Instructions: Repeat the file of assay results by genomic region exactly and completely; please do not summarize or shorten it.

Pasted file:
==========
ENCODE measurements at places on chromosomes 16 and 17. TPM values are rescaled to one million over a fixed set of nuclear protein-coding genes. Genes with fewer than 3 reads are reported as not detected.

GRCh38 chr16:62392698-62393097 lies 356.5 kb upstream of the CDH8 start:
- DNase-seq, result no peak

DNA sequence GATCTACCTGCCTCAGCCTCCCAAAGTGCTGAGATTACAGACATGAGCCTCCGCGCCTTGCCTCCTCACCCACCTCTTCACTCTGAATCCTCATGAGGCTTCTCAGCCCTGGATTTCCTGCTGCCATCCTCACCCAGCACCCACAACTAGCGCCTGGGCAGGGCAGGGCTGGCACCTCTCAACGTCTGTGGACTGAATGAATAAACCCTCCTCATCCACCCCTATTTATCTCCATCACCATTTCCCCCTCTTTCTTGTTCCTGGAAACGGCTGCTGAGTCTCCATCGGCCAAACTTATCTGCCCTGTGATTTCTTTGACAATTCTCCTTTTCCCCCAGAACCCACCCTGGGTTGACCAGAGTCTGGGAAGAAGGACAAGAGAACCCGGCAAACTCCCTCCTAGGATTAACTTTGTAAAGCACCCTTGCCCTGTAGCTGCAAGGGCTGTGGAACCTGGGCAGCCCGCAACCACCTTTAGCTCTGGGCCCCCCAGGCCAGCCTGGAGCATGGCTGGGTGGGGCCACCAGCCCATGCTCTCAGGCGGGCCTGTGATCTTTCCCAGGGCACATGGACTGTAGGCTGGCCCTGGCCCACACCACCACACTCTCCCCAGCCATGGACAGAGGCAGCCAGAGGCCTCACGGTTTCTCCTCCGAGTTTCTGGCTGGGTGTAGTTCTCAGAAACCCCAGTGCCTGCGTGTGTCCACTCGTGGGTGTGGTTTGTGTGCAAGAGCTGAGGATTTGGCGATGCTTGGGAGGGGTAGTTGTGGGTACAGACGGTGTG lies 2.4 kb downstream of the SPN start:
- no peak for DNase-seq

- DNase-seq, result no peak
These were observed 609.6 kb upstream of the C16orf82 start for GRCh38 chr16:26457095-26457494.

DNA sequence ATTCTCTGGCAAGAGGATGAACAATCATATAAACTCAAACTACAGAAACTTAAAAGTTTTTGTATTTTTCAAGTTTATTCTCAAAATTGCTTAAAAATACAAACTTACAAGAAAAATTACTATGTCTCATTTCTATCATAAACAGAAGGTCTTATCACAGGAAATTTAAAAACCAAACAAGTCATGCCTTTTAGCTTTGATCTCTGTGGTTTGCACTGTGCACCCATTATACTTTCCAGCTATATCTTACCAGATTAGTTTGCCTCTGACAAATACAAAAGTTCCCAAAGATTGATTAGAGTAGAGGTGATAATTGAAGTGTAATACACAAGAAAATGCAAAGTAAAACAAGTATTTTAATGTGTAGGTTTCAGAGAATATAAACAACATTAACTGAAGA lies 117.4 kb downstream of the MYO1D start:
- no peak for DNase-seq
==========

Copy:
ENCODE measurements at places on chromosomes 16 and 17. TPM values are rescaled to one million over a fixed set of nuclear protein-coding genes. Genes with fewer than 3 reads are reported as not detected.

GRCh38 chr16:62392698-62393097 lies 356.5 kb upstream of the CDH8 start:
- DNase-seq, result no peak

DNA sequence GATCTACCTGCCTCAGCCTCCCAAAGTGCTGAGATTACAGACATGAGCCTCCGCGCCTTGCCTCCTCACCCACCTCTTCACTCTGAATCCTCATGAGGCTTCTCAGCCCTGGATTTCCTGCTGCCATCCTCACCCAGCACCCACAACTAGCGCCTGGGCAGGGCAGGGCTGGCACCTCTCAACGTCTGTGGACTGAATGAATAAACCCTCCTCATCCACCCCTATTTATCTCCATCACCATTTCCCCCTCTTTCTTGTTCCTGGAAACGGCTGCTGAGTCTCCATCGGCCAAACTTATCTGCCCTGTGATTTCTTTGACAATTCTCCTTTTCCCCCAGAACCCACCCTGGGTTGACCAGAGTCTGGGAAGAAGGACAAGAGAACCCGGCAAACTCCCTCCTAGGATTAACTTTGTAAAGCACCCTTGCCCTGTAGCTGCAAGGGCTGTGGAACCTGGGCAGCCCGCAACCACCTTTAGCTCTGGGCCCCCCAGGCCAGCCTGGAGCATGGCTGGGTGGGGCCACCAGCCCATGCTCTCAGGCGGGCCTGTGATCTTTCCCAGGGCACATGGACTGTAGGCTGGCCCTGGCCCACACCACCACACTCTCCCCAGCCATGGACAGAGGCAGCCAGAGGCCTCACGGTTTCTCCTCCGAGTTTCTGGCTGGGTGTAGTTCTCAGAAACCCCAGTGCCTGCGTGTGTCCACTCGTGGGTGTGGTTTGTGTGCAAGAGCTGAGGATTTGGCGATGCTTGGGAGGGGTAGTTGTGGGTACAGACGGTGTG lies 2.4 kb downstream of the SPN start:
- no peak for DNase-seq

- DNase-seq, result no peak
These were observed 609.6 kb upstream of the C16orf82 start for GRCh38 chr16:26457095-26457494.

DNA sequence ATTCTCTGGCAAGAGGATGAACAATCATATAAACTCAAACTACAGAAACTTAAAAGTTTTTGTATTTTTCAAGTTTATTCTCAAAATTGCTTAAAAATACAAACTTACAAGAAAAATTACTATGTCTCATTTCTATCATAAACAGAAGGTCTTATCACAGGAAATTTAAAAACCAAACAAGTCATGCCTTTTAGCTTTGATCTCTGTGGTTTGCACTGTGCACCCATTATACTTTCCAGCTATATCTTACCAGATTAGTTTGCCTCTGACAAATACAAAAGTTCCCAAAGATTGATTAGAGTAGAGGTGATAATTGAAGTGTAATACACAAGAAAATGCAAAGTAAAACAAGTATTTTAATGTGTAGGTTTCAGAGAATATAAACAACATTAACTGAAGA lies 117.4 kb downstream of the MYO1D start:
- no peak for DNase-seq